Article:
Airbnb fights to stay above the law


By Melissa Lesh

24 April 2014 at 08:20 BST


Homestay hotel alternative Airbnb is battling New York's Attorney General, who wants to subpoena Airbnb host information in a case which may set an international legal precedent.

Airbnb Inc. is battling New York Attorney General Eric Schneiderman, who requested information on people who list their homes on the site. Tupungato

Airbnb said Attorney General Eric Schneiderman’s request is a ‘government-sponsored fishing expedition.’  Schneiderman is investigating the tech site’s legality in New York, where a law prohibits absent residents from renting out their homes for less than 30 days.  As of 31 January, about 60 per cent of Airbnb’s New York listings appear to have violated that law.  Schneiderman spokesman Matt Mittenthal said Airbnb's role in these law violations demonstrate that the site is too self-interested to heed a law meant to protect ‘quality of life for building residents and safety for tourists.’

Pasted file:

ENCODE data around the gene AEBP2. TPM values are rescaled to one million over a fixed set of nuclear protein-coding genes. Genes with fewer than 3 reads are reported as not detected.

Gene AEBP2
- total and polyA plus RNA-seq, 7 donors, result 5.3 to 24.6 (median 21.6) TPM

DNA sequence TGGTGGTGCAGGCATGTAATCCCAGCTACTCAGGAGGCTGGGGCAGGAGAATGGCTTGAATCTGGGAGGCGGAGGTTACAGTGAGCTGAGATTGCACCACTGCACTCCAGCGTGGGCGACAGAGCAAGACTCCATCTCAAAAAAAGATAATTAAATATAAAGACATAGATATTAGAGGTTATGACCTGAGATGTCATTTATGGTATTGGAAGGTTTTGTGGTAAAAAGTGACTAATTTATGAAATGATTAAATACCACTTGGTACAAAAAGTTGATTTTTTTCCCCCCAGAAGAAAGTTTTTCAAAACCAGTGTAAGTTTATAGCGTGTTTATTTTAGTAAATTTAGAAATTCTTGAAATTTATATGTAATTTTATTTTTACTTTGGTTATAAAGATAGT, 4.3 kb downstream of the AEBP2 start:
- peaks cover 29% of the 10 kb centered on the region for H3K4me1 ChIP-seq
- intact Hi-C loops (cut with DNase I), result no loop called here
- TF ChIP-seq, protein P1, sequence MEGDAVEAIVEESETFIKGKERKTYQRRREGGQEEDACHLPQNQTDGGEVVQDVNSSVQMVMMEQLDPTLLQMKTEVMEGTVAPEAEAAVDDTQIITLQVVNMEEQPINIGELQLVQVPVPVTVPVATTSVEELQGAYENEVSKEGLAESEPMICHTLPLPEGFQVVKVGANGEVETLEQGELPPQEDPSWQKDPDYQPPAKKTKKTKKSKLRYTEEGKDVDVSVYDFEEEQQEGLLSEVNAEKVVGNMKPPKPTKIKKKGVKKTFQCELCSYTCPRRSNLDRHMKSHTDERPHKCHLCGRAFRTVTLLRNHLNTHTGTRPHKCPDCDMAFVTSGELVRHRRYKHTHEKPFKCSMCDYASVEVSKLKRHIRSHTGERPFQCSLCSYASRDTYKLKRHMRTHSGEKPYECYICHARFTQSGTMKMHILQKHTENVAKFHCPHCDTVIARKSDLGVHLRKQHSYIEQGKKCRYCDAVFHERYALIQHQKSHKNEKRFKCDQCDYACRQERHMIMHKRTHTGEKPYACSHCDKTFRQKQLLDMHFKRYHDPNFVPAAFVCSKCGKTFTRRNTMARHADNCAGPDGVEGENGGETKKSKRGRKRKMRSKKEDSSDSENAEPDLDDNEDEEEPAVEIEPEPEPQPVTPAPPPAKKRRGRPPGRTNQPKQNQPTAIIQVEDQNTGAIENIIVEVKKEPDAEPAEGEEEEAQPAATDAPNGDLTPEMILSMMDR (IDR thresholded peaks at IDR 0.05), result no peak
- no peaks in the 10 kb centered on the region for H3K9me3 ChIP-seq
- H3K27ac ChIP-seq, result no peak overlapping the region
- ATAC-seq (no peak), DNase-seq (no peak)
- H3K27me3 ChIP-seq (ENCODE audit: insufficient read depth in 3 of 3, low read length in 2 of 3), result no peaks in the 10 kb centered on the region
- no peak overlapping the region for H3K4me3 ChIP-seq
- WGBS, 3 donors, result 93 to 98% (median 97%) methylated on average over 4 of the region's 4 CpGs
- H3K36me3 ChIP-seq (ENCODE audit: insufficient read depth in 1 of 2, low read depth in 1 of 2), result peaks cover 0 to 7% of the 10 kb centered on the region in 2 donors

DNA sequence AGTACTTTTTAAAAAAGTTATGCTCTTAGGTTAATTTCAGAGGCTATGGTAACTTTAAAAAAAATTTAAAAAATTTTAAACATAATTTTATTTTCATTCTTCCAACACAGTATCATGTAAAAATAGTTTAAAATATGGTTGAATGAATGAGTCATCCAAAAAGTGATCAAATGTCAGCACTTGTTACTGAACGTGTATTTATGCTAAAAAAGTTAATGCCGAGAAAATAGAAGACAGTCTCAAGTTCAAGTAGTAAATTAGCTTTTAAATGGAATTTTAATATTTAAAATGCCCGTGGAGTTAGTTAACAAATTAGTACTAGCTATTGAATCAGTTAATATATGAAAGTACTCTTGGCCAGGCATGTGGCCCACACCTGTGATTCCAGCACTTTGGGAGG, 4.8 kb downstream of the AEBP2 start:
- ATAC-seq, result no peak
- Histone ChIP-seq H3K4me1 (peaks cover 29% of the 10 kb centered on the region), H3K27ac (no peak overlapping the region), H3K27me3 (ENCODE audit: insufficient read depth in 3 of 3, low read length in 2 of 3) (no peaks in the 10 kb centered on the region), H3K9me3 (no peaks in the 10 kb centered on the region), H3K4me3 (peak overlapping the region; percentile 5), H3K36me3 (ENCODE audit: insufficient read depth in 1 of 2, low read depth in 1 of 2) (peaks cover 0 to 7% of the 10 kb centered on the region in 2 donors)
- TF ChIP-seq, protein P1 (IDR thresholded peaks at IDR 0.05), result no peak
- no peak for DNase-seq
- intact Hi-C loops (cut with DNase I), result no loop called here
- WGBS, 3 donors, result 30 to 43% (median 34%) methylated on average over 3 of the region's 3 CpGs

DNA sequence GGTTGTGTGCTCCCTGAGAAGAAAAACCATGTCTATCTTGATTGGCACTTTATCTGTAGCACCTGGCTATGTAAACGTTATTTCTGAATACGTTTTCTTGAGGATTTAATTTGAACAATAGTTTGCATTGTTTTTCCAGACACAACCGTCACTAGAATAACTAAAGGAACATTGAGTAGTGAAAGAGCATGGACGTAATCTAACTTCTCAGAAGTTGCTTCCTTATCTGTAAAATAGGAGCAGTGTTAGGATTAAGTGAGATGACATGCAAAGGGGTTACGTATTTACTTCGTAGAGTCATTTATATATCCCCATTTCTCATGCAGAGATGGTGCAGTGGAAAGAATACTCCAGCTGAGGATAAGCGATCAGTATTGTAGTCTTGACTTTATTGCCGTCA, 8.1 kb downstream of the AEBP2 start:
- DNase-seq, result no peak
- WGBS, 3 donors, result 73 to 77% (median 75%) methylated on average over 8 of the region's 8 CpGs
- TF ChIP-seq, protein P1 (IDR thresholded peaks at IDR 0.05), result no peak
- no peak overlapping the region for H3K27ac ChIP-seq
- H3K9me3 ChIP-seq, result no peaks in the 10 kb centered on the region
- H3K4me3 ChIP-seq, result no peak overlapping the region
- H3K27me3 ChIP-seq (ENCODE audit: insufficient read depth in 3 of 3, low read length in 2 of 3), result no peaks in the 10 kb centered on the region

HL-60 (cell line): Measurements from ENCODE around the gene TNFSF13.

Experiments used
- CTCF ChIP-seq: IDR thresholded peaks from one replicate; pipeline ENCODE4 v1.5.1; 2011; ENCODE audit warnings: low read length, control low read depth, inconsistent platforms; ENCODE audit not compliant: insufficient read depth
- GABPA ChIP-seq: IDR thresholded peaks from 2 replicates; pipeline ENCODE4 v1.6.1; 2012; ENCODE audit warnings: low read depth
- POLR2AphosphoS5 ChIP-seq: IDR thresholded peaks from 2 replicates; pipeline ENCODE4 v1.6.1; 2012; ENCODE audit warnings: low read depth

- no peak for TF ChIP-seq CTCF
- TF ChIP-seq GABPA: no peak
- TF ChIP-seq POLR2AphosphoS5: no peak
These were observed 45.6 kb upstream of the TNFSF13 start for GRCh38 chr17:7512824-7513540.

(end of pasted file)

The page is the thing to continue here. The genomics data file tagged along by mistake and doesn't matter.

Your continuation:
Economic implications

Internet Association CEO Michael Beckerman defended the website and said Airbnb promotes tourism and stimulates local economies.  Jonathan Wekin, executive director of New York Communities for Change, said: ‘New York City’s affordable housing crisis has reached epic proportions and websites like Airbnb have only exacerbated the problem.’   Airbnb was most recently valued at $10b and expects to make $768m off of New York activity in the coming year. 

International impact

New York State Senator Liz Kreuger said other US cities such as Boston, Chicago, and San Fransisco have encountered similar problems with Airbnb: She said: 'The problem is becoming international.'  Kreuger and other Congressmen are demanding law reform  that will more strictly regulate sites like Airbnb, where illegal transactions can take place for which the tech site itself is not currently held responsible.

 
   
 
 
 

Also read...

US DOJ investigating AT&T and Verizon collusion claims

The US Justice Department (DOJ) is investigating collusion, which also involves the industry trade association.